"Ye-up", she said in her raspy little voice. For those of you that don't know, Bear sounds less like a two year old girl and more like a 60 year old chain smoking man.

I got her a banana and some cottage cheese and I wondered: how must it feel to not be able to feed your children? What if she woke up and I had nothing to give her? How would it feel to watch your child starve?

I shutter at the thought.

I complain if I'm out of an ingredient and have to shlep myself to the supermarket. I sigh and roll my eyes when I have forgotten to defrost a gallon of milk.

What must it be like for a mother to not have a home for their child or not be able to clothe them or give them water? What must it be like to have a sick child and not be able to make them feel better? Heck, if my kids scratch their ears for more than 5 seconds, I take them to the pediatrician to make sure they don't have an ear infection. I absolutely hate it when they are sick. I hate to hear them cough. I hate to see them vomit. I hate to hear them cry in pain. When Bubba was a baby and had to stay in the hospital for jaundice I cried for nearly two days. Because he had to wear tiny little goggles and sleep under a light like a little chicken, waiting to hatch. He wasn't suffering but he was just away from me and the thought of it was unbearable.

The reason is that I love them and don't want them to suffer. I don't want them to be in pain. I can't imagine how I would feel if I were right now living in a shelter and I couldn't provide a home. Or what it would feel like to put my child to bed knowing that they will be bitten all night by mosquitoes carrying malaria that will eventually kill them.

Can you imagine the helplessness?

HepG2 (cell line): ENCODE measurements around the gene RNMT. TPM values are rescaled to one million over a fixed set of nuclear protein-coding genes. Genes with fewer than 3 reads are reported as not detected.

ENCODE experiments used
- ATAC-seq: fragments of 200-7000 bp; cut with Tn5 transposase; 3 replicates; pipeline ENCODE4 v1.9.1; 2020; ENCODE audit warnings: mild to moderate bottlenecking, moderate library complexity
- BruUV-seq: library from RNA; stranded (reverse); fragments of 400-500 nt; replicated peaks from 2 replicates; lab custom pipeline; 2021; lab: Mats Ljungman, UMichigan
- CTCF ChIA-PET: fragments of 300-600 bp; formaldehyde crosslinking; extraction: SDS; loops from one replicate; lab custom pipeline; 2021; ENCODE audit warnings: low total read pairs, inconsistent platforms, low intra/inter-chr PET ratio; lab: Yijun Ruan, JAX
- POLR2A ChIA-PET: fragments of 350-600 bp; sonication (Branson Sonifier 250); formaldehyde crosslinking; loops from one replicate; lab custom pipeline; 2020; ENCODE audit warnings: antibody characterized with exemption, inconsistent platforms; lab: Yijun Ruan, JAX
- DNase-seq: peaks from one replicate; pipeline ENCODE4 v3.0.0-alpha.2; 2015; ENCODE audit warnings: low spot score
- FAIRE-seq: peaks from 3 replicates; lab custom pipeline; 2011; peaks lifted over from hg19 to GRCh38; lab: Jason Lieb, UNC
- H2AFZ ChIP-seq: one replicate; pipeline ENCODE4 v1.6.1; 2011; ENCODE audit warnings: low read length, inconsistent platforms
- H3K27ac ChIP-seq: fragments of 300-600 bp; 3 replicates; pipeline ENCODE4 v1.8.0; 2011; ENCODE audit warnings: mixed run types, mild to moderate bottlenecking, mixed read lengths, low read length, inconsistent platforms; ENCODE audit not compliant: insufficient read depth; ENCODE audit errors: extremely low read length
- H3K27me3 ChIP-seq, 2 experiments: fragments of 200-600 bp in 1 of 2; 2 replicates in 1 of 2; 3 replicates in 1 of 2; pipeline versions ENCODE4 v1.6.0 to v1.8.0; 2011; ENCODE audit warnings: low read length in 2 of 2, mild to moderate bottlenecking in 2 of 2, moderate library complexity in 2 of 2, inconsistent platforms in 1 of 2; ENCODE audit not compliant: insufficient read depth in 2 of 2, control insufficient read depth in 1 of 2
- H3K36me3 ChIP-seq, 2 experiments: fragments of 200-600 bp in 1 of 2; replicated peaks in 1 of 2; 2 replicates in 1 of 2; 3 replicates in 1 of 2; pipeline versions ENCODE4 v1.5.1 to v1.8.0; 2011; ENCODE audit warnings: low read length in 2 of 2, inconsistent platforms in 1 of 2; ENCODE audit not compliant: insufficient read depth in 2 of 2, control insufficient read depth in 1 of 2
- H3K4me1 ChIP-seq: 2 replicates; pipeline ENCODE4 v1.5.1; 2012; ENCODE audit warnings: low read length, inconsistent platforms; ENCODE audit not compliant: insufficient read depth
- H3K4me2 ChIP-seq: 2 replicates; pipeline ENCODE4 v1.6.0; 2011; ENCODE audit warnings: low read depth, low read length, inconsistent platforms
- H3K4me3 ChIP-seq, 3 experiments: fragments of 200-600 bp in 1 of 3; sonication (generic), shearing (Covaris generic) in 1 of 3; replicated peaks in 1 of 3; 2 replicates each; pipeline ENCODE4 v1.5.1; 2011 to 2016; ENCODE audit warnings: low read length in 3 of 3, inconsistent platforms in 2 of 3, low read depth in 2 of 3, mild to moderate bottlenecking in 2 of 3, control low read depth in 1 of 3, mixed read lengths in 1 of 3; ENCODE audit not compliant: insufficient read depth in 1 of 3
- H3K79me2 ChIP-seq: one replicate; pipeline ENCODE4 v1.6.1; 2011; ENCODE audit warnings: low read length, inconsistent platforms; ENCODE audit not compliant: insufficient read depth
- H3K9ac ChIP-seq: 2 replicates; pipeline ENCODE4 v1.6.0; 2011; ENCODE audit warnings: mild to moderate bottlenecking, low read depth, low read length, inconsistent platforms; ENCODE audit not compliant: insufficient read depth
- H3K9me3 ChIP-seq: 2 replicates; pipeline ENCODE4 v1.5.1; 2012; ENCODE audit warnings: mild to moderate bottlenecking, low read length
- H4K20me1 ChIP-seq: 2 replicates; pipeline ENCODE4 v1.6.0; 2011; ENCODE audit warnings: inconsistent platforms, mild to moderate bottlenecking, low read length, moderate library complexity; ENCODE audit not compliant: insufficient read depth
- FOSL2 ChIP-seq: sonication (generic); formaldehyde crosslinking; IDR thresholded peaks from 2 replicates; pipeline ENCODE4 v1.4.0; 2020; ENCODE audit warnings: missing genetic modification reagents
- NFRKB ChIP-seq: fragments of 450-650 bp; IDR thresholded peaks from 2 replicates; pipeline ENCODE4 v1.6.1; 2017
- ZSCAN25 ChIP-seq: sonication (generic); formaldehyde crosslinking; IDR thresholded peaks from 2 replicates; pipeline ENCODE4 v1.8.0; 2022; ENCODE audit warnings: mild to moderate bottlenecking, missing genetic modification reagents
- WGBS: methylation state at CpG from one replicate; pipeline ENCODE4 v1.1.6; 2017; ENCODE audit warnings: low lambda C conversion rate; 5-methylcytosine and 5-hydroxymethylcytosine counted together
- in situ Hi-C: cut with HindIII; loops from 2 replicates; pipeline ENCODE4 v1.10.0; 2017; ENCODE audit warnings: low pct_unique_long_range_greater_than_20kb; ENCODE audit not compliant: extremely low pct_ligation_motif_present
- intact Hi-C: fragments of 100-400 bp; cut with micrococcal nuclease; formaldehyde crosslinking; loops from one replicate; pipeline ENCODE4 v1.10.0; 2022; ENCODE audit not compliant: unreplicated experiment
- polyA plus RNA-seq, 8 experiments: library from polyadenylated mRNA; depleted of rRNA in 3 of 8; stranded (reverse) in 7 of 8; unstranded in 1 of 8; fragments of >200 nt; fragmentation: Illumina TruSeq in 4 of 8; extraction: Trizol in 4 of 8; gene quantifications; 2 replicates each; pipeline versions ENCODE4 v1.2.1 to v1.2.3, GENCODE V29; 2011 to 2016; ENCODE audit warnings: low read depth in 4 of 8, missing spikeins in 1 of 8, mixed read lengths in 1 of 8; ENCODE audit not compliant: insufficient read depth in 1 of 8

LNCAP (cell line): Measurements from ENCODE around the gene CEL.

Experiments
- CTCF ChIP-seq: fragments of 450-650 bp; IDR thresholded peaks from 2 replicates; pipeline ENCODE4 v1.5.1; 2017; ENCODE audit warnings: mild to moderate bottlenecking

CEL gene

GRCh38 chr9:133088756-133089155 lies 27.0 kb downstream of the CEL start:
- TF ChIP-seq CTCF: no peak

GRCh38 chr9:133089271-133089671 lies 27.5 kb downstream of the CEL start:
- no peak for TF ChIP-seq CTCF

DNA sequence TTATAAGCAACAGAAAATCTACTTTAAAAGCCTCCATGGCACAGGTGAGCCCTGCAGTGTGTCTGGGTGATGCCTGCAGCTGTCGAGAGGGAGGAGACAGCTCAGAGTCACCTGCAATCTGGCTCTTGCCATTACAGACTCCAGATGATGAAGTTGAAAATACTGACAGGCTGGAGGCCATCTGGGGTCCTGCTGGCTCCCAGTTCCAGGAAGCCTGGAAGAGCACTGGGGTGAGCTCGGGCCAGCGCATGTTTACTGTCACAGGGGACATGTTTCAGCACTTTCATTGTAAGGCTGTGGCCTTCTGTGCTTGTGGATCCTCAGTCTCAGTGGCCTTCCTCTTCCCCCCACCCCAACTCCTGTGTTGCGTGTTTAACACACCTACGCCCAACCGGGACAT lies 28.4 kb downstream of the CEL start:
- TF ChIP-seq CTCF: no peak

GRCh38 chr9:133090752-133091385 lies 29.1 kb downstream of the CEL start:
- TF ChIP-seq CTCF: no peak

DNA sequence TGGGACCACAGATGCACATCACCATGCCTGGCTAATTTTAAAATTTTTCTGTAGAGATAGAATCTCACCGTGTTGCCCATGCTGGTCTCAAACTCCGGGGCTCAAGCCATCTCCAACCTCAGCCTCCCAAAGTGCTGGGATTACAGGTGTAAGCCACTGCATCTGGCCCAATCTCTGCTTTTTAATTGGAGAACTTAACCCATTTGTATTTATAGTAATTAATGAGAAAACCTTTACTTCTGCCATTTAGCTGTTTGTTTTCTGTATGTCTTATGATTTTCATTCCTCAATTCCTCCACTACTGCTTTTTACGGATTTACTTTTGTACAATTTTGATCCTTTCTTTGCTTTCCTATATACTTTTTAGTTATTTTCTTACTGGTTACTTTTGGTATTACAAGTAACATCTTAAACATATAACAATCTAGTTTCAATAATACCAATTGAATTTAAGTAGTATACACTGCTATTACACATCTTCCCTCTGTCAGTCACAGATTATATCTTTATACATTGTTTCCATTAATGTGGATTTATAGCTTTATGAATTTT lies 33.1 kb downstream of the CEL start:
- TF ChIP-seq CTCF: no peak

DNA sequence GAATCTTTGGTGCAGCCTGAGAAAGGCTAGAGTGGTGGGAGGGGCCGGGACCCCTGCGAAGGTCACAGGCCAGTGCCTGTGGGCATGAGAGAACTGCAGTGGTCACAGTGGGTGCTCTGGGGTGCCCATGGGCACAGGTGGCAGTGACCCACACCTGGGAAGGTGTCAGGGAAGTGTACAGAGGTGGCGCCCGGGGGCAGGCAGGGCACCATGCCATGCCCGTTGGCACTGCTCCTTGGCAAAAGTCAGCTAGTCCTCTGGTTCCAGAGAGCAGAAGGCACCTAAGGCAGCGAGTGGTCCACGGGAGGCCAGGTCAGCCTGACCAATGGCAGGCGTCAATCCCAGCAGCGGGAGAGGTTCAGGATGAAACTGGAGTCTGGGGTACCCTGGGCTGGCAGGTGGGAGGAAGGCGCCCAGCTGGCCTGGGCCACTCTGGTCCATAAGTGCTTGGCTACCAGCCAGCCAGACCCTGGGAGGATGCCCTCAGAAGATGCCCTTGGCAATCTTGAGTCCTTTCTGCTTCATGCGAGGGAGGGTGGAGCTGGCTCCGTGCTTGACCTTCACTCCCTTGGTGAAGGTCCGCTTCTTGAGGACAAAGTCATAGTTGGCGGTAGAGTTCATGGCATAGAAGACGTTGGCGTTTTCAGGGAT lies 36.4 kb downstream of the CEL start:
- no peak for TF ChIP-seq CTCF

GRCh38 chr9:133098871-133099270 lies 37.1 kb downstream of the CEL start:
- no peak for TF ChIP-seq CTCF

It breaks my heart. I can't think of it without crying.

I try to imagine that it is my child. The child that I carried in my body for most of a year. The child that I nursed and comforted and watched grow. The child that I sheltered from harm and love more than words can even describe.

Imagine your child. The innocence in their eyes, the fragility of their tiny little bodies and how they cling to you when they need you the most. The way they look to you for love and comfort and nourishment.

And what about the mother-less children. The 15 million children around the globe who have been left orphaned by AIDS. The thought of that many children out there in the world trying to get by is staggering, overwhelming even. I try to imagine my three kids fending for themselves if it were me. I can't even see how they'd survive, which in many cases they don't.

As a mother, I can't sit by and let this go on without acting. While the problem seems gargantuan and I know that I myself cannot solve it, I have to do something. I can't sleep at night knowing that I tucked my children safely into bed wearing their comfy pajamas and with full bellies and be okay with doing nothing to help the mother-less.